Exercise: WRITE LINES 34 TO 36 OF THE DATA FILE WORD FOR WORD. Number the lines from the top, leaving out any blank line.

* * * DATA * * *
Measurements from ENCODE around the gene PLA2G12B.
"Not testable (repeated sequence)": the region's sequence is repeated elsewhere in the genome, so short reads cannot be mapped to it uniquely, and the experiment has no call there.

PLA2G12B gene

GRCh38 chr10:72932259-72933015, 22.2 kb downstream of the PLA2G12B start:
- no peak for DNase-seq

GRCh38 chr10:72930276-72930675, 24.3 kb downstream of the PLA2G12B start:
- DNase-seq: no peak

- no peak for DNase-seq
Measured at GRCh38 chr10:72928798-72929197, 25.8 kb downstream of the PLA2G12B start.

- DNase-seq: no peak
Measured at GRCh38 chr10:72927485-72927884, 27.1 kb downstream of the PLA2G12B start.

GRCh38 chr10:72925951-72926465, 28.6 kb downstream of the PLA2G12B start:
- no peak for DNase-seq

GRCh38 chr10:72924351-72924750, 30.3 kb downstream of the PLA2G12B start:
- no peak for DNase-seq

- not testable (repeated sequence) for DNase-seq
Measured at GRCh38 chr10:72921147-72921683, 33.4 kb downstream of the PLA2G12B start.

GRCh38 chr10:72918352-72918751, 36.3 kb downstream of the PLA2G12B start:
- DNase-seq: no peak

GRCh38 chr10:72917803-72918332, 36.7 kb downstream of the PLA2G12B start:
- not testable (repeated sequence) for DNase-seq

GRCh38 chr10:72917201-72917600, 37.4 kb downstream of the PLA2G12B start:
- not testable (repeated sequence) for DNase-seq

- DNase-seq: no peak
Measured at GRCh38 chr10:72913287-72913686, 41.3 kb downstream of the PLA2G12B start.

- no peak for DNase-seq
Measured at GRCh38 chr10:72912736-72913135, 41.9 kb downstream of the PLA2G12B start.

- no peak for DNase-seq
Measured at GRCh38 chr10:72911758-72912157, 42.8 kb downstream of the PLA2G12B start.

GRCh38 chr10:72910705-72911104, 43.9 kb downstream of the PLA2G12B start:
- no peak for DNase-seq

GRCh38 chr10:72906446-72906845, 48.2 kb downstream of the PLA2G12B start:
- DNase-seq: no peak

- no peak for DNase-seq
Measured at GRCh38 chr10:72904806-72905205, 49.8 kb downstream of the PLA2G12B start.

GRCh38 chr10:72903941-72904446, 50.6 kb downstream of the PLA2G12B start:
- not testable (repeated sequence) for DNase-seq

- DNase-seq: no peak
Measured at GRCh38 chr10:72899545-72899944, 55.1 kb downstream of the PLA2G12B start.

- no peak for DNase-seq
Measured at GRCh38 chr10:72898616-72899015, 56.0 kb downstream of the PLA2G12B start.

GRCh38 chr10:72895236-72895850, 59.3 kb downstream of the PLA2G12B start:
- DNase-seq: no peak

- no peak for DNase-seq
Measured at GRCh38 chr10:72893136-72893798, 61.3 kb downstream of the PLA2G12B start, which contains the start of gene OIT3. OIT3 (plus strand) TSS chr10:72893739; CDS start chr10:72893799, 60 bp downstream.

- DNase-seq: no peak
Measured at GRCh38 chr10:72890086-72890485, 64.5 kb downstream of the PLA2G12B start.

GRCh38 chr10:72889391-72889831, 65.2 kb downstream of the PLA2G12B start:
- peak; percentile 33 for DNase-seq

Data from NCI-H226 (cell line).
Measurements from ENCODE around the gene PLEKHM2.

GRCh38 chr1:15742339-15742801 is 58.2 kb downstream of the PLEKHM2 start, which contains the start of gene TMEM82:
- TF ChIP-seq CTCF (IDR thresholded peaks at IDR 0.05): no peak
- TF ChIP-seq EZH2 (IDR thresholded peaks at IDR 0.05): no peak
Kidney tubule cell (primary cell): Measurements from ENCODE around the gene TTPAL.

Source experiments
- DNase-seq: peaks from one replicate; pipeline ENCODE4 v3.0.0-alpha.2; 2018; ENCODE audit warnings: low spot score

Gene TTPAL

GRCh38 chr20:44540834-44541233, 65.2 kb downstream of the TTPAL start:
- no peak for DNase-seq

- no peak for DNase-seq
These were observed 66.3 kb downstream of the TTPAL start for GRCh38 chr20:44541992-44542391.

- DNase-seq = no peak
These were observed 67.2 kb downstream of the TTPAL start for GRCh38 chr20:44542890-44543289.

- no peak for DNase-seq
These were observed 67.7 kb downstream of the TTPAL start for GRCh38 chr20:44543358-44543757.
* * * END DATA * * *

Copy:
- no peak for DNase-seq
Measured at GRCh38 chr10:72904806-72905205, 49.8 kb downstream of the PLA2G12B start.

GRCh38 chr10:72903941-72904446, 50.6 kb downstream of the PLA2G12B start: